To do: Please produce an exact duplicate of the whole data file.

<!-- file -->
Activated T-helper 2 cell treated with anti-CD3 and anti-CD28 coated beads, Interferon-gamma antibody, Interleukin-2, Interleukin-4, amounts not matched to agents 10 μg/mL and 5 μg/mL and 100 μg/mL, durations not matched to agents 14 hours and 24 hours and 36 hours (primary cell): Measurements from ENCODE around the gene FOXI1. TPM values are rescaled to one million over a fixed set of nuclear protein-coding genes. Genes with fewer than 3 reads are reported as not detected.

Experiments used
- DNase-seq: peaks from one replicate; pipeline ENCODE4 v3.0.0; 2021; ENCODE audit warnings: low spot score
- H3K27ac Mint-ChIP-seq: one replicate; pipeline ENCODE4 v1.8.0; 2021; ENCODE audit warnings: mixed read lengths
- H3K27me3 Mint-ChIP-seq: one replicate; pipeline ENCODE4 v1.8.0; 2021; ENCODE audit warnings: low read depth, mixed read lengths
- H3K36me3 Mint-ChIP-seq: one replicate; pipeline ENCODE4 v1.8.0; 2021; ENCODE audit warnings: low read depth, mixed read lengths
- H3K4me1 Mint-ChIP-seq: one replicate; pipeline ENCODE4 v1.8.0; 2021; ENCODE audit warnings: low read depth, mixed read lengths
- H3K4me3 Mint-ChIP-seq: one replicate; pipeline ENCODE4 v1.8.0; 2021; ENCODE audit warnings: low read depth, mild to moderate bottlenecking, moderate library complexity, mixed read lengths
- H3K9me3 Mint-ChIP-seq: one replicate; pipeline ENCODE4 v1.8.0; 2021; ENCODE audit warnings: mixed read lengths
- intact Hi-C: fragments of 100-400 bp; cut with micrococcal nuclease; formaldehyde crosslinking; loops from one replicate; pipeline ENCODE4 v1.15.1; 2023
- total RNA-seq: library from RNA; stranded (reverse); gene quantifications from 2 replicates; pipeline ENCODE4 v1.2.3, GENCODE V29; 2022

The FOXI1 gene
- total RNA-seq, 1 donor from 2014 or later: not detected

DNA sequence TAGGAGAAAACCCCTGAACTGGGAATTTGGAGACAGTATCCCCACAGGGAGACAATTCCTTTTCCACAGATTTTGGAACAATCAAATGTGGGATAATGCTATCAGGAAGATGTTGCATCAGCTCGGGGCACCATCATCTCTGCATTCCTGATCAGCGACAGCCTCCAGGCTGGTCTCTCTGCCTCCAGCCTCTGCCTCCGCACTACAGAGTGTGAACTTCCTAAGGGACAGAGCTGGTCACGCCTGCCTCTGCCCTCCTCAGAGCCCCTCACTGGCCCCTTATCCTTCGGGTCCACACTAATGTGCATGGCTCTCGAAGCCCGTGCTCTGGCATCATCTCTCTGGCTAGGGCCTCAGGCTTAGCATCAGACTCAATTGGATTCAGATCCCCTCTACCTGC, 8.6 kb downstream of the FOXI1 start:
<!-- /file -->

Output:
Activated T-helper 2 cell treated with anti-CD3 and anti-CD28 coated beads, Interferon-gamma antibody, Interleukin-2, Interleukin-4, amounts not matched to agents 10 μg/mL and 5 μg/mL and 100 μg/mL, durations not matched to agents 14 hours and 24 hours and 36 hours (primary cell): Measurements from ENCODE around the gene FOXI1. TPM values are rescaled to one million over a fixed set of nuclear protein-coding genes. Genes with fewer than 3 reads are reported as not detected.

Experiments used
- DNase-seq: peaks from one replicate; pipeline ENCODE4 v3.0.0; 2021; ENCODE audit warnings: low spot score
- H3K27ac Mint-ChIP-seq: one replicate; pipeline ENCODE4 v1.8.0; 2021; ENCODE audit warnings: mixed read lengths
- H3K27me3 Mint-ChIP-seq: one replicate; pipeline ENCODE4 v1.8.0; 2021; ENCODE audit warnings: low read depth, mixed read lengths
- H3K36me3 Mint-ChIP-seq: one replicate; pipeline ENCODE4 v1.8.0; 2021; ENCODE audit warnings: low read depth, mixed read lengths
- H3K4me1 Mint-ChIP-seq: one replicate; pipeline ENCODE4 v1.8.0; 2021; ENCODE audit warnings: low read depth, mixed read lengths
- H3K4me3 Mint-ChIP-seq: one replicate; pipeline ENCODE4 v1.8.0; 2021; ENCODE audit warnings: low read depth, mild to moderate bottlenecking, moderate library complexity, mixed read lengths
- H3K9me3 Mint-ChIP-seq: one replicate; pipeline ENCODE4 v1.8.0; 2021; ENCODE audit warnings: mixed read lengths
- intact Hi-C: fragments of 100-400 bp; cut with micrococcal nuclease; formaldehyde crosslinking; loops from one replicate; pipeline ENCODE4 v1.15.1; 2023
- total RNA-seq: library from RNA; stranded (reverse); gene quantifications from 2 replicates; pipeline ENCODE4 v1.2.3, GENCODE V29; 2022

The FOXI1 gene
- total RNA-seq, 1 donor from 2014 or later: not detected

DNA sequence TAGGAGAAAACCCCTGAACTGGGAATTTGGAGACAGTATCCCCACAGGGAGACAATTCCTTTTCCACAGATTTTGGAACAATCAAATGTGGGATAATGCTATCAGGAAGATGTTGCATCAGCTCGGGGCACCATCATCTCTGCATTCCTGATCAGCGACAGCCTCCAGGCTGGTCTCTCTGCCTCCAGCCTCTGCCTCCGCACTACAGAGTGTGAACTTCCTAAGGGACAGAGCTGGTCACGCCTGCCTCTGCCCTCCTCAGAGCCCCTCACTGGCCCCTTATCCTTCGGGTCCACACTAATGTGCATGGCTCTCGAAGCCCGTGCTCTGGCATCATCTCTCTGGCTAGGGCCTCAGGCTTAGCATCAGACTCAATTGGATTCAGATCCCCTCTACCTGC, 8.6 kb downstream of the FOXI1 start: